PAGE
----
A Day Off, Then Time to Plan

Saturday before last was sorta like a day off for us.  After doing the morning chores we drove to Floyd, which is our state’s mini version of Asheville, North Carolina.  Along the way we dropped off some eggs, then drove over to Coles Hill to have a look at what may someday be the site of our neighborhood uranium mine.  But most of the day was devoted to rest and relaxation.

Floyd is a funky little town in the mountains.  There are a lot of gentle people there, who share our values.  It was a nice place to spend a few hours.  The visit has inspired me to try harder to cultivate a community of kindred souls here.  Maybe this is the year we’ll get that started.

We felt it would be good for us to have a relaxing Saturday, as the next day was devoted to planning this year.  We called it our annual White Flint leadership retreat.  It was just me and Cherie, sitting at the kitchen table taking stock of where we are and making decisions about where we’re going.  I don’t like number crunching, but it has to be done sometimes.  Once crunched, our numbers weren’t pretty.  It is no wonder that so many farms like ours don’t survive.  But the numbers were significantly less ugly than they had been the year before and our honest projections for this year are even better.  So we will press on, and that makes me happy.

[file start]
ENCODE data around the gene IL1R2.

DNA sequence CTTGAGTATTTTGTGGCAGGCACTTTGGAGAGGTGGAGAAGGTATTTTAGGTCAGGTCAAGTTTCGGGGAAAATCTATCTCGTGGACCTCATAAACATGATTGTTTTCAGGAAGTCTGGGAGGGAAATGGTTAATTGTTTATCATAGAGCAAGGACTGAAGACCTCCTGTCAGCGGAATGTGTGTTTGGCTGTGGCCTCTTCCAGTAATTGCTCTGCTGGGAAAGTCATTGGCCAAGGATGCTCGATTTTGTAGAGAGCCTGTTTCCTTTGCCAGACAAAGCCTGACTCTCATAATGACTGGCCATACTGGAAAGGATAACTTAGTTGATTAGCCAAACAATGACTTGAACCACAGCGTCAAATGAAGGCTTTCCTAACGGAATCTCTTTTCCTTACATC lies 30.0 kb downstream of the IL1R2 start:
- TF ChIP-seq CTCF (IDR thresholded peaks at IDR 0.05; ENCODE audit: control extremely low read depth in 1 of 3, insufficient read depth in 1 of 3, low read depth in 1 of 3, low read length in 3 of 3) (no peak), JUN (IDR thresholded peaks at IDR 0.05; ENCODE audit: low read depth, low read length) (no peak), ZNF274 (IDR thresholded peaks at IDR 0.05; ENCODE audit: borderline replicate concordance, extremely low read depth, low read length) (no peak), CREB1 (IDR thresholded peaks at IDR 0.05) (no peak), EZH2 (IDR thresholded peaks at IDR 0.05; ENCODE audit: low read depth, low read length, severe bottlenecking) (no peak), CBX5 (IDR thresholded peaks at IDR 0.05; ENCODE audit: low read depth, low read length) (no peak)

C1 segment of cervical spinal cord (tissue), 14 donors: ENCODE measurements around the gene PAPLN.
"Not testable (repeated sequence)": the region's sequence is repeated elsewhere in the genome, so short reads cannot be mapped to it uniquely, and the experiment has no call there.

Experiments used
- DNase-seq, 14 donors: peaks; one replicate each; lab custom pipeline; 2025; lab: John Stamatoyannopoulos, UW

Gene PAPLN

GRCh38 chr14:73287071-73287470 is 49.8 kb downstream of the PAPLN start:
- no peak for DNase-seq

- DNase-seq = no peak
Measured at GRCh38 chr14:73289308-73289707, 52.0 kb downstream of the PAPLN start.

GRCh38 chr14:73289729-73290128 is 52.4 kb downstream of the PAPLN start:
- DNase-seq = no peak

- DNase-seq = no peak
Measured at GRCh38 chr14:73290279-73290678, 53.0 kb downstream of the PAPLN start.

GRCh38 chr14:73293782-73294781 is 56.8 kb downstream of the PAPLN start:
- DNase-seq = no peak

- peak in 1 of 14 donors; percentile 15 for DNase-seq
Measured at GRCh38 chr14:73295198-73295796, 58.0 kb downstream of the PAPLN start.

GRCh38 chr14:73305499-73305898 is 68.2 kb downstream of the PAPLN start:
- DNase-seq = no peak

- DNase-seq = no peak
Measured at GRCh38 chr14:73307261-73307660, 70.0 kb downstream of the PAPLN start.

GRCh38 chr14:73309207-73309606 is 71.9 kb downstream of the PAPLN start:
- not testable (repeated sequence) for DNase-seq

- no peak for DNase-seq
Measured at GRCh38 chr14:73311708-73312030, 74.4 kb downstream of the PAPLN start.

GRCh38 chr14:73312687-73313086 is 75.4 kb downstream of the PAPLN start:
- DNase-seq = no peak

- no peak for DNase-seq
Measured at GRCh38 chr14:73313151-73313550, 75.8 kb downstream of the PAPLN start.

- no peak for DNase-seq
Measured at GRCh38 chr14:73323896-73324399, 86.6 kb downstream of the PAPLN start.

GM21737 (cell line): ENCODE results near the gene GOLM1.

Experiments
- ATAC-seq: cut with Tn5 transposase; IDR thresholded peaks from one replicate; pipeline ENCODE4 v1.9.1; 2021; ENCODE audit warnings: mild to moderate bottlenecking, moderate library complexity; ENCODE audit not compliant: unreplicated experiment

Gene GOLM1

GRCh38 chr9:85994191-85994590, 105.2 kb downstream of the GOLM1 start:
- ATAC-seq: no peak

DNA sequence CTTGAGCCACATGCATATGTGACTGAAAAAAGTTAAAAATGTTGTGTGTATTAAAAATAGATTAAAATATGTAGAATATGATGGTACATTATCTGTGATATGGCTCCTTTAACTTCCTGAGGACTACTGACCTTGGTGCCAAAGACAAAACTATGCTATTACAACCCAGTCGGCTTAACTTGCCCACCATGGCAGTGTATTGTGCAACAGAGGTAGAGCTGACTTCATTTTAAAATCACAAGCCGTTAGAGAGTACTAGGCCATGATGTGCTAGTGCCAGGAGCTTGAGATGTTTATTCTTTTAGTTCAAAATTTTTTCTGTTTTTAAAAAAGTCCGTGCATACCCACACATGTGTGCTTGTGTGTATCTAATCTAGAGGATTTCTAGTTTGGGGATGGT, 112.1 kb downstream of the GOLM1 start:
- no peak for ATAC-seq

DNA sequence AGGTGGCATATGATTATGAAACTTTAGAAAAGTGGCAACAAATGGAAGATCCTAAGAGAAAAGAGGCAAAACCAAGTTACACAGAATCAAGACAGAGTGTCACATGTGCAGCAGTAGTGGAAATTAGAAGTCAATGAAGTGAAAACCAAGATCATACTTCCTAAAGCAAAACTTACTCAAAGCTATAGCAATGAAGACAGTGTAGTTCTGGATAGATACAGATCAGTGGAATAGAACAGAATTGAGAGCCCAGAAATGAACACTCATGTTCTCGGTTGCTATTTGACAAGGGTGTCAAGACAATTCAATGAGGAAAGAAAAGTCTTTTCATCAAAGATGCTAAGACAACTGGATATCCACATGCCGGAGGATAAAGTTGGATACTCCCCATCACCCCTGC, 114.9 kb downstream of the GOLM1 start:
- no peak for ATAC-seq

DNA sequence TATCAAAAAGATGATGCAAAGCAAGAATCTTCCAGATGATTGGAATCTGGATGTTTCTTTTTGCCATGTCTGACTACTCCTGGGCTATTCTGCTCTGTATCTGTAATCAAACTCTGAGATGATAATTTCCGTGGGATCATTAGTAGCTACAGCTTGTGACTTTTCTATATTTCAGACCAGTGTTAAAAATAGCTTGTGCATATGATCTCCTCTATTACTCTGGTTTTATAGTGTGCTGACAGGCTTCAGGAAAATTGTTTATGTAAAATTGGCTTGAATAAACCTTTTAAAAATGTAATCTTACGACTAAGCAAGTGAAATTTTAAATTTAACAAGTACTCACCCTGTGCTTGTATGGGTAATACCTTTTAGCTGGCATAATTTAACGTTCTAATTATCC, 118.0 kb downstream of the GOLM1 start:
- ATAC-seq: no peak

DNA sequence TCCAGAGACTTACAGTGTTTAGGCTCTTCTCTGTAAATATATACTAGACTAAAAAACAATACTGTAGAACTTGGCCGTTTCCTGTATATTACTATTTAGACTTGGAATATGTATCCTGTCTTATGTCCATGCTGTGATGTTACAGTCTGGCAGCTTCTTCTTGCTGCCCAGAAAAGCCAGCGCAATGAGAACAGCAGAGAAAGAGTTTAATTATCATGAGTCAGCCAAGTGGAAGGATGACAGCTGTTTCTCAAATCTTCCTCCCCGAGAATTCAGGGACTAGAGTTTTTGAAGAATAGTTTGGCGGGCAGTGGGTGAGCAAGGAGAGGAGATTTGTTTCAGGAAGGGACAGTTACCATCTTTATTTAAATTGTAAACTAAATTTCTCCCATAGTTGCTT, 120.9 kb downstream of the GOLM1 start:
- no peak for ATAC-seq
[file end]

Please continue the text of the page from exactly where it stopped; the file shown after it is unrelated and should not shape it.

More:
We spent a lot of our time doing a seed inventory, ordering new seeds, planning gardens and dividing labor.

Yesterday the seeds arrived.  Today we’ll reconvene our executive committee to have a look at them to confirm we got what we ordered.  We’ll spend some time finishing up our brochure, planning our seed starts and taking care of some unfinished financial and tax stuff.  We’re going to devote part of each Sunday this year to these kinds of administrative things.

We’re looking forward to being able to sit on the front porch while doing it.

Love Wins


2 comments on “A Day Off, Then Time to Plan

  1. shoreacres says:

    Ah, all those administrative details. So tedious sometimes, but so necessary. And what a wonderful phrase – “significantly less ugly”! When I started my business, it took about three years to start turning a profit. Even a small profit was wonderful. I’d gotten a little tired of digging in the sofa cushions for spare change for gas. 😉


    • Bill says:

      Starting a new business is usually a dicey proposition. Glad things worked out for you. 🙂

      We’re about where we expected to be right now. We’re going to be more careful about tracking expenses so we can make sure we’re pricing our food correctly. I have modest hopes–I just want to achieve economic sustainability. If well sell our food for less than it costs to produce it, then (as a friend of mine puts it) we’re just paying people to eat our food.


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